For the first time four nutritional compounds found in different flowers have been directly proven to enhance gut health of honey bees, boosting their immune systems and increasing lifespan, based on a study by U.S. Department of Agriculture’s Agricultural Research Service scientists.
Researchers found that feeding caffeine, kaempferol, p-coumaric acid or gallic acid -- all nutritional compounds found in the nectar and pollen of various flowers -- improved the abundance and diversity of bacteria in the honey bees’ gut.
The four nutrients to test were chosen because they are naturally present in flowers favored by honey bees, and they had already been shown to improve honey bee lifespan and tolerance to a common pathogen, Nosema ceranae. Caffeine has been shown by researchers to make bees better learners and improve their memory of rewarding floral scent and nectar quality. The study is the next step in more specifically defining how some nutrients in flower pollen can help bees by showing a connection through improving the gut microbiome.
The gut microbiome is the total amount and species of all the microorganisms and all of their collective genetic material present in the gut.
The beneficial impact of the nutrients, found in a wide variety of flowers, has implications for healthier hive management through designing better dietary supplements. It also reemphasizes the need for flowering habitats that can provide bees with access to a rich diversity of pollen and nectar sources.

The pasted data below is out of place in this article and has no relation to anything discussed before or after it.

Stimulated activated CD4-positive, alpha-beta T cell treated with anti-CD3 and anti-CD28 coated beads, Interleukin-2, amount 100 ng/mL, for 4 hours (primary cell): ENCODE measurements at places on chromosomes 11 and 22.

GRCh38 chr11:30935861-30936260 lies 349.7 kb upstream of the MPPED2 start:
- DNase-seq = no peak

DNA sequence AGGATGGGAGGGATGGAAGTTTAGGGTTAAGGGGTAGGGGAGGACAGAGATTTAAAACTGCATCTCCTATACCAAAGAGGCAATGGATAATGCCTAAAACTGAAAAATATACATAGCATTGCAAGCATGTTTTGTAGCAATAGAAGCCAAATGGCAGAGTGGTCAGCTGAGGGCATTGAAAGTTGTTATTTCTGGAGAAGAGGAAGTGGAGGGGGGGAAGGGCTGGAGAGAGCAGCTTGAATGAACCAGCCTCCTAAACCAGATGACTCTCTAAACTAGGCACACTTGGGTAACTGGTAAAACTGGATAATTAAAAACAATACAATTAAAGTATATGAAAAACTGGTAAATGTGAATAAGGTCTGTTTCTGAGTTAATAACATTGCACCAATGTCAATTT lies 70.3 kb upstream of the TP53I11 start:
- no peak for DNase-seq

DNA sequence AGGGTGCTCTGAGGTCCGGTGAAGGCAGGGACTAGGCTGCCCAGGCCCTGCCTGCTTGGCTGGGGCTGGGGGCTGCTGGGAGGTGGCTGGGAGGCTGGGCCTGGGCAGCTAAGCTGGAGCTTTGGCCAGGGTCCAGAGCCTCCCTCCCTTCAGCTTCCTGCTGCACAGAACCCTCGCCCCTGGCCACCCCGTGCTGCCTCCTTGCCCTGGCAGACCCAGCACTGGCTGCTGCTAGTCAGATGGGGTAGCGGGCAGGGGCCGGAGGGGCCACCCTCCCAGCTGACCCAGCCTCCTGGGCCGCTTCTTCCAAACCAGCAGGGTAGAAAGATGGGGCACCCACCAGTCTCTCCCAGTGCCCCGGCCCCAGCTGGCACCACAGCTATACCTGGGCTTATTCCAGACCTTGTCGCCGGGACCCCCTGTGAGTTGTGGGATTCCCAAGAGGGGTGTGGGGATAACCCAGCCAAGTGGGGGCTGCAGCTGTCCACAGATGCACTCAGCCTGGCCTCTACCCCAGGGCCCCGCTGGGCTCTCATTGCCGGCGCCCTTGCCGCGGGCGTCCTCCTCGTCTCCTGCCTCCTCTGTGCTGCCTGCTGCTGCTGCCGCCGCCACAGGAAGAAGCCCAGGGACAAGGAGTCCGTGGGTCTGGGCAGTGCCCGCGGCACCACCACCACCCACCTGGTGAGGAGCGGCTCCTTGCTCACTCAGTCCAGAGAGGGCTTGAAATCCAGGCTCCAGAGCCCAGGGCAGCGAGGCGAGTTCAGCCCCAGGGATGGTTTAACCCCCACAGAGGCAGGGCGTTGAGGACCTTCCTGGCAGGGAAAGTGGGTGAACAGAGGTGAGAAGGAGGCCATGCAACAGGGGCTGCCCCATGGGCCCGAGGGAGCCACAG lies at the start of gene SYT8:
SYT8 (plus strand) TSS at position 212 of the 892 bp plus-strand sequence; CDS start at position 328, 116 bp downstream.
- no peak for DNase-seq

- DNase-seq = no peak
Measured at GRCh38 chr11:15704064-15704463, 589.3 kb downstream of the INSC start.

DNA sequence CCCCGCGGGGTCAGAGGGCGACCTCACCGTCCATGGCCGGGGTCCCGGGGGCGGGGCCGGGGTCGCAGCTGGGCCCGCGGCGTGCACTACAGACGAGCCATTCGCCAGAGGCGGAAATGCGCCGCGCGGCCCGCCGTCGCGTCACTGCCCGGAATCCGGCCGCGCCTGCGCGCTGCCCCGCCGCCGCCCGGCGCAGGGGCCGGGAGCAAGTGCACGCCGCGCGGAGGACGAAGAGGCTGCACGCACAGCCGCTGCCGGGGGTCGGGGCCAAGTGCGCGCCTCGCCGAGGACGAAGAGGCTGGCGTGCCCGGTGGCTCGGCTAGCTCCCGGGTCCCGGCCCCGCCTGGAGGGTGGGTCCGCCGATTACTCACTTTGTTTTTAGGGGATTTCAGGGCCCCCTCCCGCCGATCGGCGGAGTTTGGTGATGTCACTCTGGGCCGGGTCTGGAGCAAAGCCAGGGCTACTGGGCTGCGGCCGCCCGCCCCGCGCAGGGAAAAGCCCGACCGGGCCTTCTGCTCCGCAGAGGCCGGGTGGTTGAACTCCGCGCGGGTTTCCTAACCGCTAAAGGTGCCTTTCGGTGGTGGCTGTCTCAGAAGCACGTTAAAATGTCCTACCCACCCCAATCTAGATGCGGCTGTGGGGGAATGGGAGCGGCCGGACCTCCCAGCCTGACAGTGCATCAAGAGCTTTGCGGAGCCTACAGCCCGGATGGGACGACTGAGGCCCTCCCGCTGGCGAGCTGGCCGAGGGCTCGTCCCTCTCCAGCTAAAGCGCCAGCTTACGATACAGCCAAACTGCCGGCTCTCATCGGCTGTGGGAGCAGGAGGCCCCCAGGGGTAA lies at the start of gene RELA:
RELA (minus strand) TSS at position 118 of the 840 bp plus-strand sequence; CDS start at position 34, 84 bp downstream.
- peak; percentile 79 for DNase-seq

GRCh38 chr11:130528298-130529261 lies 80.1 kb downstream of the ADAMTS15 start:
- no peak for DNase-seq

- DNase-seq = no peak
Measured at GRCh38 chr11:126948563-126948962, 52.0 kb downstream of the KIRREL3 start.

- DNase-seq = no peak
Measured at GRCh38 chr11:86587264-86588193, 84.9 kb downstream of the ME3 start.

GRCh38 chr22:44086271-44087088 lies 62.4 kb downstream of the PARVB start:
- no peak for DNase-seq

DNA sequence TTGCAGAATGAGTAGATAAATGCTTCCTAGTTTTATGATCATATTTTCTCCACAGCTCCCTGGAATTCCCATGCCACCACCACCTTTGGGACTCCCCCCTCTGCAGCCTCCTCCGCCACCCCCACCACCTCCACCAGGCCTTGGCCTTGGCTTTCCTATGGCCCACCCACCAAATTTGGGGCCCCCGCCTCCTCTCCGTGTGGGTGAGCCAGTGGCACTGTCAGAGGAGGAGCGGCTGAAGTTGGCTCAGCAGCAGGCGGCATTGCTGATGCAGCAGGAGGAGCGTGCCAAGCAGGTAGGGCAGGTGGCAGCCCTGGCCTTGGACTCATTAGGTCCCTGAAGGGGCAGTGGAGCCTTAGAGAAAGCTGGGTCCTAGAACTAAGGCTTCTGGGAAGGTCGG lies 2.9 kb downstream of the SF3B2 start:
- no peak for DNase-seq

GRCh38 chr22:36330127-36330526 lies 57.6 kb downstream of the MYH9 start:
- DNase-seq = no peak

While the mechanism is not known for how the four nutrients enhance honey bees’ gut microbiome, p-coumaric acid has been suggested by other researchers to alter gut microbiome diversity by increasing the activity of honey bees’ immunity genes. That perturbs the growth of pathogens acquired while foraging.
There are multiple example flower sources for the nutrients.
• caffeine -- citrus and coffee
• gallic acid -- mint, raspberry, sunflowers and apples
• kaempferol -- petunias, asters, canola and poppies
• p-coumaric acid -- buckwheat, roses and clover
While caffeine had the single greatest impact, all four nutrients resulted in the increase in abundance of Commensalibacter, Snodgrassella and Bombella bacteria, all of which are considered important core bacteria for a healthy honey bee gut.
Changes in the honey bees’ microbiome were seen immediately, just three days after they received the supplements.
The growth spurt in the gut microbiome reached a plateau by six days after supplementing the diet with each of the floral nutrients, and the levels reset to the original baseline levels when supplements were discontinued.
The fast response shows how much of an impact manipulating honey bees’ diet may have on their microbiome and reiterates the need for diverse flowering plants that can provide bees with ready access to the nutrients.
The study was published in the Journal of Applied Microbiology.